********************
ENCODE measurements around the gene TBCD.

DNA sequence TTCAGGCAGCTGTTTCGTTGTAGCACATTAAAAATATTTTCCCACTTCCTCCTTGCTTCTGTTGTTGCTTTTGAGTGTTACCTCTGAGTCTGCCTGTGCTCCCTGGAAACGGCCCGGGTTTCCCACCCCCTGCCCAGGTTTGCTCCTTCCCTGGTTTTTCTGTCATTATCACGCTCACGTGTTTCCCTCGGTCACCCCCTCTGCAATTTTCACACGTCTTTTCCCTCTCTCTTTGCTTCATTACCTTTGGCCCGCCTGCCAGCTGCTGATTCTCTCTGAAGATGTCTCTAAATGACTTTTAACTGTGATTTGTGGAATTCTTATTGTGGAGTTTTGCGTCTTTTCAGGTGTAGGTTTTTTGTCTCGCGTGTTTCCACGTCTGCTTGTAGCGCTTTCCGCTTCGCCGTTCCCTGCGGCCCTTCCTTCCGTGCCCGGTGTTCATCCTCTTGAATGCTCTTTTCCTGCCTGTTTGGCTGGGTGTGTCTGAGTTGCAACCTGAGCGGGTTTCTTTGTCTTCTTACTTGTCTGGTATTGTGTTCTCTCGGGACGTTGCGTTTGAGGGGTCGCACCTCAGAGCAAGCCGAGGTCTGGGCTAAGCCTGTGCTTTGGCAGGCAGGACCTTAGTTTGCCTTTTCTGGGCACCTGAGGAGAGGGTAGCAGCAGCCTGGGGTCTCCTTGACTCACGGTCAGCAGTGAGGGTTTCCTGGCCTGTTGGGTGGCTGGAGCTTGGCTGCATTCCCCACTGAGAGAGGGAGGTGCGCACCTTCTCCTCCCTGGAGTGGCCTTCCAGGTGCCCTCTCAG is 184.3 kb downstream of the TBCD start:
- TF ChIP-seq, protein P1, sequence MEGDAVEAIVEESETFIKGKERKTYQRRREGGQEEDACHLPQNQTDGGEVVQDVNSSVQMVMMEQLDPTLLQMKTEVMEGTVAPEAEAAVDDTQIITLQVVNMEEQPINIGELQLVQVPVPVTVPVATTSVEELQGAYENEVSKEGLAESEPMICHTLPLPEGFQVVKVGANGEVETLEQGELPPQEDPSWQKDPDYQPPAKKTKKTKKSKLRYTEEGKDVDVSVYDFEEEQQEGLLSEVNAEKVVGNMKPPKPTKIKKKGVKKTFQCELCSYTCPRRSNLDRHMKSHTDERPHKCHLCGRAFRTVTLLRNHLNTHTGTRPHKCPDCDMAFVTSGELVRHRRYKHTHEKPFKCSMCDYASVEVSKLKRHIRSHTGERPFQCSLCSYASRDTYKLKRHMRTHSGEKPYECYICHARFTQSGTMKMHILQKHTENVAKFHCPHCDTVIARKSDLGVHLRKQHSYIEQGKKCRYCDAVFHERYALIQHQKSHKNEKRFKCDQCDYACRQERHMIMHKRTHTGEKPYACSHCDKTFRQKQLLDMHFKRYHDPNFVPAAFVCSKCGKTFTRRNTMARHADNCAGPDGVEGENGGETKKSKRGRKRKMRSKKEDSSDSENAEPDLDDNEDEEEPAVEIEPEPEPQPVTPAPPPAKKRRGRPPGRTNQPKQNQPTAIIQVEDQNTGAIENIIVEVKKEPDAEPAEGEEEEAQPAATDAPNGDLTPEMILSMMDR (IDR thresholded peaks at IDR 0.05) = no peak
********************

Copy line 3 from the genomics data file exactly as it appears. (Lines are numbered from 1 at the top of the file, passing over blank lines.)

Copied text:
- TF ChIP-seq, protein P1, sequence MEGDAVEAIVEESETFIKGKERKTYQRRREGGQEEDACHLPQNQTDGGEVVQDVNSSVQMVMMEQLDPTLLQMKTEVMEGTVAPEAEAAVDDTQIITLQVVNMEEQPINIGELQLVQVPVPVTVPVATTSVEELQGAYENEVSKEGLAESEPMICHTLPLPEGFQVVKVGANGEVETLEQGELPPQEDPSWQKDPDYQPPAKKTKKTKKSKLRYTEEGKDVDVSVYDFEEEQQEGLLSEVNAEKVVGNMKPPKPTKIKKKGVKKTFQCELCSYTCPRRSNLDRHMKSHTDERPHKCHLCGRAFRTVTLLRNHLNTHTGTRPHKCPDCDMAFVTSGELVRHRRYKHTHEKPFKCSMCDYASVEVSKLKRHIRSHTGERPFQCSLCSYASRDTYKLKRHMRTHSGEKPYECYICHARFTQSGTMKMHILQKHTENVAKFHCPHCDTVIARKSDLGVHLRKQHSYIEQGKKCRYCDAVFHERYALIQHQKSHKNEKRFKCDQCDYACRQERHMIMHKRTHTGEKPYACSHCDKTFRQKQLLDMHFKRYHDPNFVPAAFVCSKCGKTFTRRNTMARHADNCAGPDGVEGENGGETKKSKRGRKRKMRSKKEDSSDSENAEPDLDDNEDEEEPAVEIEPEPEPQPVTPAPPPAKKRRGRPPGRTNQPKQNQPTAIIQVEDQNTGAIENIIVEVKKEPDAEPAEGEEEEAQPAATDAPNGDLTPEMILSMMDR (IDR thresholded peaks at IDR 0.05) = no peak